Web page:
Yellow spotted boarfish is a surprising visitor
Sunday 10 November 2019
Waking up to a cool cloudy 20oC morning after a stinking hot 39oC day before, the weather was up to some weird stuff and with the wind skipping around and an increasing swell it put north and west facing sites off the list. At a special request I plumed for a site which I might otherwise have not considered and as it turns out, I was extremely glad to return to after a year’s absence. So having polished off a smorgasbord of sangas, 11 of us then hit the road for the Rockingham wreck trail. Negotiating our way through the two other dive clubs in the shallows who clearly had the same idea, we headed out to the 18m deep wreck at the back and were rewarded with 4-5m viz, a large West Australian Seahorse, nudibranch and comical looking seasquirts on the guide line along the way.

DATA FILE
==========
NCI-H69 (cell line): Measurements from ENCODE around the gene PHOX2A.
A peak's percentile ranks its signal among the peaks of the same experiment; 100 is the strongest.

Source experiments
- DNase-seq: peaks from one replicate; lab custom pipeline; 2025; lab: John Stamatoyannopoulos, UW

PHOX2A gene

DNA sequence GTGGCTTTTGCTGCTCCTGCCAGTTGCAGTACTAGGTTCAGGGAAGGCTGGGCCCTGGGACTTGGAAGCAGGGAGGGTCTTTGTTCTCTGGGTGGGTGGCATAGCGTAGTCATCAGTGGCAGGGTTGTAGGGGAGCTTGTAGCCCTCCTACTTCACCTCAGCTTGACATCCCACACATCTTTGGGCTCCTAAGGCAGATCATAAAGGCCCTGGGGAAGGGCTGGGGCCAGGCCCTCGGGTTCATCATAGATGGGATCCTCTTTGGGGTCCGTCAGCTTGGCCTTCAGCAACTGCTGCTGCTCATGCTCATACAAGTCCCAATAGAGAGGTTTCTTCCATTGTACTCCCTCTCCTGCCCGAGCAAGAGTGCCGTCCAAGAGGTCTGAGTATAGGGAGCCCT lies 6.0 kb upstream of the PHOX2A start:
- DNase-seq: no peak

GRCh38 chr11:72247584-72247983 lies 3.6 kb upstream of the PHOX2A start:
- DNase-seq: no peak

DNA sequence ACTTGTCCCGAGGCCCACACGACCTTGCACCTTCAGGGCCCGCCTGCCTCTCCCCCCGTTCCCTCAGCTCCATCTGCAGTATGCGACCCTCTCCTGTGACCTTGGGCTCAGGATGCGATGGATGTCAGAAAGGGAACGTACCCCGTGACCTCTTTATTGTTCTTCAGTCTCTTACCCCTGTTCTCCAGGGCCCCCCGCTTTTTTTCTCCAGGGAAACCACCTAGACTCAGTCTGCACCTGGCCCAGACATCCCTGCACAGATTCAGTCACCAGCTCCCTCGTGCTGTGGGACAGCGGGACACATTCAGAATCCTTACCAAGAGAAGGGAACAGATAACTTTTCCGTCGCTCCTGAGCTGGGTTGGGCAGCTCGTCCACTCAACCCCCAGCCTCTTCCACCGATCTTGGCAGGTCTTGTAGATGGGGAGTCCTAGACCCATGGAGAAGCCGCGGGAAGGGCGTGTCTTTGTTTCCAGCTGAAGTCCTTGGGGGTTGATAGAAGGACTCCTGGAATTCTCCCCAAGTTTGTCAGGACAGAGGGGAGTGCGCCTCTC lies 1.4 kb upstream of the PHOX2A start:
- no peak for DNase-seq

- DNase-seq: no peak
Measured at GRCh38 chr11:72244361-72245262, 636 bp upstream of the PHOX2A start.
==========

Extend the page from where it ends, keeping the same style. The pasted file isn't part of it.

Butterfish, Talma, Goatfish, Wavy Grubfish and some large King Wrasse resplendent in mating colours were on and around the wreck and a Red Scorpionfish hiding inside one of the portholes. The trail is well marked with guide lines and with a fundamental understanding of how a compass works and a mental map of the site in mind, you can easily find everything at the site. We headed off to the Chicken coupe and found a whopping big Scorpionfish lurking overhead. A visit to the Beachcraft Airplane wreck gave us the unique encounter with a pair of Yellowspotted Boarfish, then another pair on the line on the way to the tire stack. My iNaturalist.com identifier congratulated me on being only the fourth report of this species.
Having taken in the numerous yellow and black Stripeys and bronze bigeyes amongst the tires and foregoing the Cessna plane, we headed back to the small wreck and standing on our heads dropped into the various holes, finding Yellowfin, Mosaic and Fanbelly Leatherjackets, Globefish, and Brownspotted wrasse hiding amongst the structures. Topped off with an inquisitive shoal of Tarwhine circling us during our 3min stop at 5m on the permanent dropline it was a fantastic end to a great day and with some great folks – thanks to all who came and joined in the fun and banter.
Martin Crossley – PADI Instructor